By: Brittney Figueroa, Research Associate at the Council on Hemispheric Affairs
Mexico has a long history of turbulent student protests. Often times, the Mexican government and its officials have reacted violently and oppressively to nonconformists. When considering the Mexican government’s “official” accounts of student demonstrations and of the actions and/or identities of the activists, it makes it seem as though their conduct toward the students is justified. After all, the official accounts of three separate incidents, the Tlatelolco Massacre (1968), the IBERO Protest and the #YoSoy132 movement (2012), and the disappearance of 43 students from the Ayotzinapa Escuela Normal (2014), portray the activists as intolerable law-breakers, hired thugs, and provokers of authority. The problem with the official stories of the student demonstrations however, is their lack of truth.
In each of these incidents, the stories given by Mexican officials have been cynical fabrications. However, with the rise of global interconnectivity, through the evolution of both social and mainstream media, the world has become aware of the crimes committed by the government. Additionally, the truth behind these accounts has been exposed thereby calling into question the incomprehensible actions of the government.
By observing the aftermath of these three protests, we are able to see a terrifying pattern of government deception. Nevertheless, a hopeful evolution of the public protests is visible through the way that the students and citizens involved have challenged the mainstream media of Mexico as well as its government officials by demanding not only truthful representation and answers, but also broader societal changes.
The Tlatelolco Massacre
With the opportunity to host the Olympics, 1968 was to be the year that Mexico would demonstrate to the international community that it was no longer a small and backward nation, but had the ability to integrate into the global First World. The Mexican President at the time, Gustavo Díaz Ordaz, proudly remarked that “all the eyes of the world would be on Mexico in 1968 and that he hoped Mexicans would respond to their responsibilities in providing a warm and dignified reception for all visitors.” However, this warm and dignified reception would be a challenge because, while Mexico seemed stable from the outside, it was boiling with impending social change within.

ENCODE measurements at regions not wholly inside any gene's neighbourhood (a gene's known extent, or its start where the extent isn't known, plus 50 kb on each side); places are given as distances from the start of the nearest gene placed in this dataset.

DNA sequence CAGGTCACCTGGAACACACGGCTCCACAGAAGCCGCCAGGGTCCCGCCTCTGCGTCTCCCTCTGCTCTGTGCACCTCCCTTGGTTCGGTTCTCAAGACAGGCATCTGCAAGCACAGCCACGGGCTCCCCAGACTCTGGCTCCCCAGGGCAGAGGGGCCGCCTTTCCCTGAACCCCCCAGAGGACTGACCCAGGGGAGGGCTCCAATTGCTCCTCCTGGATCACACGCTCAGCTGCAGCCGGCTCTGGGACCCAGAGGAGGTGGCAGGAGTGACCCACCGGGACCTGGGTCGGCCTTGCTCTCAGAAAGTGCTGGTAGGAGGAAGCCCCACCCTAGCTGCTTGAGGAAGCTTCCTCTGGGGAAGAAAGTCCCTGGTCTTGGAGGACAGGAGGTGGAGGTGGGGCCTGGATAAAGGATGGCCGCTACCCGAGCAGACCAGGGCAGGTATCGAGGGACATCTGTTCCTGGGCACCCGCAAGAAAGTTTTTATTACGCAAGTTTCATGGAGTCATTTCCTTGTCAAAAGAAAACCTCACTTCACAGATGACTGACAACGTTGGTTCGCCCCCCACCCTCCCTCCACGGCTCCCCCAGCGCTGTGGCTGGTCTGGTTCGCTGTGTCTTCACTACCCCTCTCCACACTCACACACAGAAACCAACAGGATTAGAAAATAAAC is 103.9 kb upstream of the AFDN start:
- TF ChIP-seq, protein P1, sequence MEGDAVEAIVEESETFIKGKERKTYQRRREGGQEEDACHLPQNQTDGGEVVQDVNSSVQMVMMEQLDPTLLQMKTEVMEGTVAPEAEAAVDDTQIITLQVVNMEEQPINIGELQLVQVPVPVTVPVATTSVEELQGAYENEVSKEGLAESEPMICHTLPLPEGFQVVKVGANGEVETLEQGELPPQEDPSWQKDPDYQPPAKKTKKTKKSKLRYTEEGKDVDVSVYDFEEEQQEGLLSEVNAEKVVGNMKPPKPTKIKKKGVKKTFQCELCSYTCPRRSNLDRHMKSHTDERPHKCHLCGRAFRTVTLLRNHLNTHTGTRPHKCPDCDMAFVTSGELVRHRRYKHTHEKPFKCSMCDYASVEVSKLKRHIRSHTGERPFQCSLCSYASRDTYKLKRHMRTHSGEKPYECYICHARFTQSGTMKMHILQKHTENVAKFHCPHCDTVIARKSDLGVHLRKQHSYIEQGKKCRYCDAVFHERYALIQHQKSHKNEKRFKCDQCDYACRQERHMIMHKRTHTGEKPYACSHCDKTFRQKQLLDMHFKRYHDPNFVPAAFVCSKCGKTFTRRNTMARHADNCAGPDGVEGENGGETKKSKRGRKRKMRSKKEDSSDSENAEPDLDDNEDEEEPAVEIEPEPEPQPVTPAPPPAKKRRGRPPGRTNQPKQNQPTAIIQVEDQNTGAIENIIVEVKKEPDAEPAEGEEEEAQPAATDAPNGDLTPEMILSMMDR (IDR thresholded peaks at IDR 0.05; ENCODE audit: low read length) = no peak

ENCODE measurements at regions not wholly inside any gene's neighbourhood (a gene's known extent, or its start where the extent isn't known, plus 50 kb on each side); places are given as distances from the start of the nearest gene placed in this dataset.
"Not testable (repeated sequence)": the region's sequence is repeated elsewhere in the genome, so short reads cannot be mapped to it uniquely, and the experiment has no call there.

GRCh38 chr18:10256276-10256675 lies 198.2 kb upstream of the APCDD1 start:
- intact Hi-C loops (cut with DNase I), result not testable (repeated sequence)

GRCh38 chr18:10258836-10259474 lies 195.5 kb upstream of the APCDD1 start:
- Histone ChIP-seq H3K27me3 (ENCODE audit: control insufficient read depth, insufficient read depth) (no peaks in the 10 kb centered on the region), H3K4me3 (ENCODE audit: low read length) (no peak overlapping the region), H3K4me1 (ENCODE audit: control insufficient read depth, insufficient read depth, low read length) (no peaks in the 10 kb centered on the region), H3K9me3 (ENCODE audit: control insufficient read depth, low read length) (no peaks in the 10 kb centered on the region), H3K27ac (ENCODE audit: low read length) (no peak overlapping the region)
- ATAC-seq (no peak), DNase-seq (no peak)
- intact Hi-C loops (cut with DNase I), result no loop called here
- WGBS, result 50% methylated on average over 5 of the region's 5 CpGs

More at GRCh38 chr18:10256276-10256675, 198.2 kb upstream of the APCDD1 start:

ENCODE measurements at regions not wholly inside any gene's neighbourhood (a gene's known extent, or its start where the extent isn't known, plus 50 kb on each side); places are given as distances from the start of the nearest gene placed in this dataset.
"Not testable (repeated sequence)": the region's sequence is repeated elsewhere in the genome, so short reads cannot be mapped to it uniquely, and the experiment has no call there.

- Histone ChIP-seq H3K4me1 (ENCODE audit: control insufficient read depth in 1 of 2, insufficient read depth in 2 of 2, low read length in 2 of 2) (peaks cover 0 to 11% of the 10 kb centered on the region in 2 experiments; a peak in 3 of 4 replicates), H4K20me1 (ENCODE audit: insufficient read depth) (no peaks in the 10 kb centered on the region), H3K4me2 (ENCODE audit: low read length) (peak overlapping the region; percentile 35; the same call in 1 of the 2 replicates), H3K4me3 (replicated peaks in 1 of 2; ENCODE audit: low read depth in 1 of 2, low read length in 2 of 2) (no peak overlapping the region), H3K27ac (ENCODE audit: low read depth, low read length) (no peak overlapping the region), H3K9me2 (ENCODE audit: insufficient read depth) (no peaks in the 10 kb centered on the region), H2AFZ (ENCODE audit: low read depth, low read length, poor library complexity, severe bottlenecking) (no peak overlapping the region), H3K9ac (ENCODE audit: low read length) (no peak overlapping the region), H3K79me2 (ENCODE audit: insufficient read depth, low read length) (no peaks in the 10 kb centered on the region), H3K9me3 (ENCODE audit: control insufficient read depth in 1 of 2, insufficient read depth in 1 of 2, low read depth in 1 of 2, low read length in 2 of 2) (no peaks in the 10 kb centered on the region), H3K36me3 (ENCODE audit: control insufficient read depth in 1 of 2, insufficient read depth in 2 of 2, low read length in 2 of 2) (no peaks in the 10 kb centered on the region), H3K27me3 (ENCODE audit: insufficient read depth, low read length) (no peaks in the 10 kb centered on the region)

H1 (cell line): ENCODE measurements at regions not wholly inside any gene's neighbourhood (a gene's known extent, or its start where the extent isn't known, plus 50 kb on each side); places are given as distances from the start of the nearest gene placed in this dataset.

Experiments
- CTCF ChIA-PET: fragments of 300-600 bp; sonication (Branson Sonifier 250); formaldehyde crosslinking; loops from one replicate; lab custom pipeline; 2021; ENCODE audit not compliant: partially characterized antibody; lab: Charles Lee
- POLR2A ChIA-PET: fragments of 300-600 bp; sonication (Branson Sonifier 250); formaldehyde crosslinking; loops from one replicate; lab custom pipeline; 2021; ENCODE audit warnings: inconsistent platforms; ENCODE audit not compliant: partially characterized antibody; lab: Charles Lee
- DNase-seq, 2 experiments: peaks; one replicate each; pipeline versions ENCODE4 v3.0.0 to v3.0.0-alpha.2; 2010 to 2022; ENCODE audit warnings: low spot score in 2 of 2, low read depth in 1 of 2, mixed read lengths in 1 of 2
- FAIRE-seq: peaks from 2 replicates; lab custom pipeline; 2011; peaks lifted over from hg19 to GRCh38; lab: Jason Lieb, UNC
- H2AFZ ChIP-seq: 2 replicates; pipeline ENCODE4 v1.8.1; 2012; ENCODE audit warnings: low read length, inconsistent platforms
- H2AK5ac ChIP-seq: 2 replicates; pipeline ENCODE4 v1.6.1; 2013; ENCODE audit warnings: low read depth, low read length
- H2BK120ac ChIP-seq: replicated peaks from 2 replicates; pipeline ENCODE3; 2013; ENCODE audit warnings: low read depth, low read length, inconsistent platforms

The high school and college-age youth of the 1960s, enlightened by their education, represented everything that Gustavo Diaz Ordaz opposed. Their protests challenged and “undermined the image that [President Diaz Ordaz] and the [ruling party], the PRI (Partido Revolucionario Institucional) had been cultivating as an effective government for a prosperous Mexico.” While the students rallied for democracy, the president sought to protect his authoritarian rule. Unwilling to compromise on its ideals, the Diaz Ordaz administration and student protesters clashed throughout the summer of 1968. Each student protest received harsh reprimands from the government, the worst of which was the Tlatelolco Massacre.
According to the official report, a group of around four or five thousand student Communist agitators gathered in the Plaza de las tres Culturas on October 2, 1968, to spread propaganda against the government despite being warned by President Diaz Ordaz that he would persecute dissenters. The army and the police were deployed to disperse the students, resulting in a skirmish between the students and the security forces. The news reported that students fired, the police and the army responded, and a few people were killed. That was the official history, but the reality was much different.
The true purpose of the students’ protest was to demand an end to repression by the state, and also to call for the immediate release of students jailed for earlier protests. During the students’ peaceful demonstration, the Mexican army and police infiltrated the plaza and blocked off all of the exits. Gunshots—initiated by undercover secret servicemen and other government forces posing as students—were fired toward the Mexican army and police in order to provoke a “justified response from the army.” The army reacted by opening fire on the unarmed students, thinking that they had initiated the attack. The fabricated conflict sought to quell the unrest and also to allow Mexico the opportunity to give the warm and dignified reception that Diaz Ordaz expected. The army and police did not cease firing into the crowd until hours after the initial shots, killing anywhere from 200 to 2,000 students (the exact number is still unknown). After the massacre, once all the bodies had been removed, cleanup crews went into the plaza with brooms and buckets of water to sweep away the blood that covered the floor of the plaza, and along with it, they swept away the truth.